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Mobile phones alert shoppers about local sales

By Hope Needles

 

Online shopping may be one of the easiest and most efficient methods for tracking down rare-to-find items and bargain merchandise. But now, with retail sales fluctuating, it is becoming even easier to find attractive discount offers in stores. As more and more retailers slash prices and offer in-store money offers to boost sales, a window of opportunity continues to open up for GPS-targeted mobile advertising.

 

GPS-targeted mobile advertising allows customers to receive discount offers or text messages that are triggered by their online personal data and, in some cases, their mobile GPS locations. Privacy issues aside, these customized ads seem like an ideal way for reaching people on long commutes, at work, or out running errands.

 

An increasing number of members-only Web sites, for example, have started offering mobile discount alerts to consumers. Luxury flash-sale sites Gilt.com, Hautelook.com and Ideeli.com send out multiple text message alerts to customers throughout the day, all linking to sale merchandise. CBS is also taking a large step in this direction, utilizing loopt, a GPS social-tagging service, to deliver ads relevant to your current location. These will appear on CBS Mobile News and CBS Mobile Sports.

 

Although the full potential of mobile advertising may still be a little way off, mainly because of the restricted audience size, I believe it is becoming one of the most powerful ways of reaching consumers. Worldwide, mobile advertising is projected to surpass $2.7 billion in 2008, up from $1.7 billion in 2007, according to Gartner.

 

Overall, mobile sales alerts have the potential to more directly influence a consumer’s purchasing decisions than an ad that is read in a newspaper, or received via a PC. The fact that the consumer may already be out of the house when they receive the alert, and likely within closer distance of the store or company where the sale is being offered, may lead to a more positive and immediate response from consumers.

 

Another powerful feature built into SMS mobile sales alerts is word-of-mouth promotion. People are likely to be in social situations throughout the day, when mobile advertisers send out discount offers. In workplace environments, or while out to lunch with friends, it is natural to want to share the news of a good sale. Let’s say, for example, a group of four women meet up for a coffee one morning. Over a conversation about sports, one of the women receives an SMS alert for discounted Nike running shoes, sold at a store nearby. This women shares the text message with the rest of the group, thereby generating free publicity for the offer. After coffee, all of the women then decide to check out the sale, and a few of them make purchases. In this example, a single mobile text alert was be able to reach several people in a target demographic for that product, at the cost of supplying just one ad.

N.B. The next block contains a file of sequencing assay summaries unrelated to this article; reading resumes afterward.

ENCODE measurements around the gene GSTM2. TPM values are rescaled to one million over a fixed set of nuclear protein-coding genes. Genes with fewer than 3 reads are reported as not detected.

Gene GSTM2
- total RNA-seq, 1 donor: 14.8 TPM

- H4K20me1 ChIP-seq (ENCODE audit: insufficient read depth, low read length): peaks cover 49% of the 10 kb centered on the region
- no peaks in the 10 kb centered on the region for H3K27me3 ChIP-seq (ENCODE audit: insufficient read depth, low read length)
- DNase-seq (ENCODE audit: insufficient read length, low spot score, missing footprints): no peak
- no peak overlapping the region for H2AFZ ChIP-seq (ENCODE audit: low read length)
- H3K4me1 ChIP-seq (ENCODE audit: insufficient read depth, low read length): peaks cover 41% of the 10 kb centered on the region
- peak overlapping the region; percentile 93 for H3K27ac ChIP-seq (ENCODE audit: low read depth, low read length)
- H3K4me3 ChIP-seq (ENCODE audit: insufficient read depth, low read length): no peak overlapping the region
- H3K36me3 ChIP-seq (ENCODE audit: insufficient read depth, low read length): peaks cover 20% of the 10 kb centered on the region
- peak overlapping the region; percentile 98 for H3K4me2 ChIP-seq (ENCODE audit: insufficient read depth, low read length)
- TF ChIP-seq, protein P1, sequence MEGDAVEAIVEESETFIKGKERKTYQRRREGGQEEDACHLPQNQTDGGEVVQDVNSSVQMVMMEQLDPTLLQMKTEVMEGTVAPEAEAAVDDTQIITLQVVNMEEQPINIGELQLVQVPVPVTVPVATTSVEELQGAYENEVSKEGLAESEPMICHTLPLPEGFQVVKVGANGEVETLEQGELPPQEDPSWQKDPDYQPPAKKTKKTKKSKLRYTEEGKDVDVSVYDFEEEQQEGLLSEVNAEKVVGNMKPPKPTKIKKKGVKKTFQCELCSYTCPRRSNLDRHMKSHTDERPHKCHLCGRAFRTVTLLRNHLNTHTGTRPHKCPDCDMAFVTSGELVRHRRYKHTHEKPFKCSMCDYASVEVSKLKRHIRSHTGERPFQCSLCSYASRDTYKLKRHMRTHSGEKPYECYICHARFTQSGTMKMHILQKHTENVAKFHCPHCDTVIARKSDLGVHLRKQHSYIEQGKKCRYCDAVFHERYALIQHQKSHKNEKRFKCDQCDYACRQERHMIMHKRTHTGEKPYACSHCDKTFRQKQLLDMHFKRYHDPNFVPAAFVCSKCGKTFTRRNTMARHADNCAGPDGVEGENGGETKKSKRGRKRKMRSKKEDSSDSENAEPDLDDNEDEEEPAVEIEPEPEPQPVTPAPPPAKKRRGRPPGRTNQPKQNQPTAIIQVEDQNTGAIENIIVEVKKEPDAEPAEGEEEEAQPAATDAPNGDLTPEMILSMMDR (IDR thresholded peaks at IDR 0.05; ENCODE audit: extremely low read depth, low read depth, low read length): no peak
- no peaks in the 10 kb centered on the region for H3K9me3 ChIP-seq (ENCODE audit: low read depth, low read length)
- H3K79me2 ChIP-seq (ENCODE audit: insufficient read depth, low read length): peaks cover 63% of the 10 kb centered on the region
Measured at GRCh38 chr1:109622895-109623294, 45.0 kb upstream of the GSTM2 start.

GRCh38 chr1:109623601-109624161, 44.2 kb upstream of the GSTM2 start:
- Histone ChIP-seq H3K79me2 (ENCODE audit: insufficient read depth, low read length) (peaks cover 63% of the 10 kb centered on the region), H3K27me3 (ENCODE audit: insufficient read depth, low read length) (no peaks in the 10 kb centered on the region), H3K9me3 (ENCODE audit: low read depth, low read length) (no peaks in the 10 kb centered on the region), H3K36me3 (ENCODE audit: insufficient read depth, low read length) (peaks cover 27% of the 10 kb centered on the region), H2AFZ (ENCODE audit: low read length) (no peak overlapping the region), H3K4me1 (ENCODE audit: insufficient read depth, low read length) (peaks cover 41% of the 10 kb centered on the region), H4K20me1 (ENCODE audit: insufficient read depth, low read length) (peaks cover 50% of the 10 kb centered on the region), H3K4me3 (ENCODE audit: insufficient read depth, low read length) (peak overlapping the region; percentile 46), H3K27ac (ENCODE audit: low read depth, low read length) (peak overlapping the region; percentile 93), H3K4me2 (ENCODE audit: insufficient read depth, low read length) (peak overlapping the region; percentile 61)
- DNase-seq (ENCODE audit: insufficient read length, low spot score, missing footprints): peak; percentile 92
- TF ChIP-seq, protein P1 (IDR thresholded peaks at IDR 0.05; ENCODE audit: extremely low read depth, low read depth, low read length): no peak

Mobile video ads, another powerful tool for delivering content, may also continue to catch on with consumers, thanks to current efforts by the wireless industry to bring the mobile Internet experience up to par with the PC experience.

 

Several handset makers signed an agreement last week with Adobe Systems Inc. to better integrate Flash players on mobile devices. Currently, Flash is used on approximately 30 percent of cellphones, but this is projected to increase as partnerships grow with Sony Ericsson, Nokia Corp., LG Electronics Inc., and Motorola Inc. The extended use of Flash on mobile phones will make it easier for online video advertisements to penetrate not only SMS alerts, but also mobile Internet searches.

 

As consumers grow increasingly receptive to mobile sales alerts, it will be very interesting to see if mobile Internet shopping will be able to take off, and fully compete with the PC experience in the next year or so.

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